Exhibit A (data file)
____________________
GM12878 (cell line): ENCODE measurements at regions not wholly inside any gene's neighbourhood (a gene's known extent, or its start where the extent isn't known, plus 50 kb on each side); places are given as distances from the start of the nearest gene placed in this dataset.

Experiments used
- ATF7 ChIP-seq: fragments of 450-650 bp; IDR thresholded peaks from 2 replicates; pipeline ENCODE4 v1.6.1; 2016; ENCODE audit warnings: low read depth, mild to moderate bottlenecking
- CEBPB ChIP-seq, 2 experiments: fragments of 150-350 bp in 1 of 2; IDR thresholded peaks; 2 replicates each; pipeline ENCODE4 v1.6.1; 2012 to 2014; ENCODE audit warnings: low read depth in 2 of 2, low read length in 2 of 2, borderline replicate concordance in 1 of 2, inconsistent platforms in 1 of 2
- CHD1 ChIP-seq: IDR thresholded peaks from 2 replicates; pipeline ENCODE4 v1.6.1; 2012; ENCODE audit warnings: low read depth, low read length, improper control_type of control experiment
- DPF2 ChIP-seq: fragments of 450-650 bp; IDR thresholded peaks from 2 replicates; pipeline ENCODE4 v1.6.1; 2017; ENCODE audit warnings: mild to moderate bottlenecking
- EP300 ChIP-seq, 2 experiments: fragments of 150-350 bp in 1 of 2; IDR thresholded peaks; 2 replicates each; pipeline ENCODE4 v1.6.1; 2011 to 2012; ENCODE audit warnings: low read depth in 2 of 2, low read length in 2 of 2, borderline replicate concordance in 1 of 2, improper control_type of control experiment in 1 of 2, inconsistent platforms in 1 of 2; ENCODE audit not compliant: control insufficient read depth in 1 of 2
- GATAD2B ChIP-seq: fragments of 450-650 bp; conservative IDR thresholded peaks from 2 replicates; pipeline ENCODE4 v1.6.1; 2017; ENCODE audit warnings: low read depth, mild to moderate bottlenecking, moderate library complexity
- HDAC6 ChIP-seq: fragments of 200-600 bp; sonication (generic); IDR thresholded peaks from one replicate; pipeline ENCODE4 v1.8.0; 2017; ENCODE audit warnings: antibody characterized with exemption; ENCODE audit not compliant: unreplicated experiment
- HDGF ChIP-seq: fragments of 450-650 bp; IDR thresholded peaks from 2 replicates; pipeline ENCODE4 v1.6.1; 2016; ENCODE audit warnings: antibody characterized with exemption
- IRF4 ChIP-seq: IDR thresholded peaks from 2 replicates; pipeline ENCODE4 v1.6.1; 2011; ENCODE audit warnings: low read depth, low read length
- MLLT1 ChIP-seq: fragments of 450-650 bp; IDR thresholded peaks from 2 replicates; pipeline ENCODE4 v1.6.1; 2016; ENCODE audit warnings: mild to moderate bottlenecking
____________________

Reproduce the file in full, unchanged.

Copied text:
GM12878 (cell line): ENCODE measurements at regions not wholly inside any gene's neighbourhood (a gene's known extent, or its start where the extent isn't known, plus 50 kb on each side); places are given as distances from the start of the nearest gene placed in this dataset.

Experiments used
- ATF7 ChIP-seq: fragments of 450-650 bp; IDR thresholded peaks from 2 replicates; pipeline ENCODE4 v1.6.1; 2016; ENCODE audit warnings: low read depth, mild to moderate bottlenecking
- CEBPB ChIP-seq, 2 experiments: fragments of 150-350 bp in 1 of 2; IDR thresholded peaks; 2 replicates each; pipeline ENCODE4 v1.6.1; 2012 to 2014; ENCODE audit warnings: low read depth in 2 of 2, low read length in 2 of 2, borderline replicate concordance in 1 of 2, inconsistent platforms in 1 of 2
- CHD1 ChIP-seq: IDR thresholded peaks from 2 replicates; pipeline ENCODE4 v1.6.1; 2012; ENCODE audit warnings: low read depth, low read length, improper control_type of control experiment
- DPF2 ChIP-seq: fragments of 450-650 bp; IDR thresholded peaks from 2 replicates; pipeline ENCODE4 v1.6.1; 2017; ENCODE audit warnings: mild to moderate bottlenecking
- EP300 ChIP-seq, 2 experiments: fragments of 150-350 bp in 1 of 2; IDR thresholded peaks; 2 replicates each; pipeline ENCODE4 v1.6.1; 2011 to 2012; ENCODE audit warnings: low read depth in 2 of 2, low read length in 2 of 2, borderline replicate concordance in 1 of 2, improper control_type of control experiment in 1 of 2, inconsistent platforms in 1 of 2; ENCODE audit not compliant: control insufficient read depth in 1 of 2
- GATAD2B ChIP-seq: fragments of 450-650 bp; conservative IDR thresholded peaks from 2 replicates; pipeline ENCODE4 v1.6.1; 2017; ENCODE audit warnings: low read depth, mild to moderate bottlenecking, moderate library complexity
- HDAC6 ChIP-seq: fragments of 200-600 bp; sonication (generic); IDR thresholded peaks from one replicate; pipeline ENCODE4 v1.8.0; 2017; ENCODE audit warnings: antibody characterized with exemption; ENCODE audit not compliant: unreplicated experiment
- HDGF ChIP-seq: fragments of 450-650 bp; IDR thresholded peaks from 2 replicates; pipeline ENCODE4 v1.6.1; 2016; ENCODE audit warnings: antibody characterized with exemption
- IRF4 ChIP-seq: IDR thresholded peaks from 2 replicates; pipeline ENCODE4 v1.6.1; 2011; ENCODE audit warnings: low read depth, low read length
- MLLT1 ChIP-seq: fragments of 450-650 bp; IDR thresholded peaks from 2 replicates; pipeline ENCODE4 v1.6.1; 2016; ENCODE audit warnings: mild to moderate bottlenecking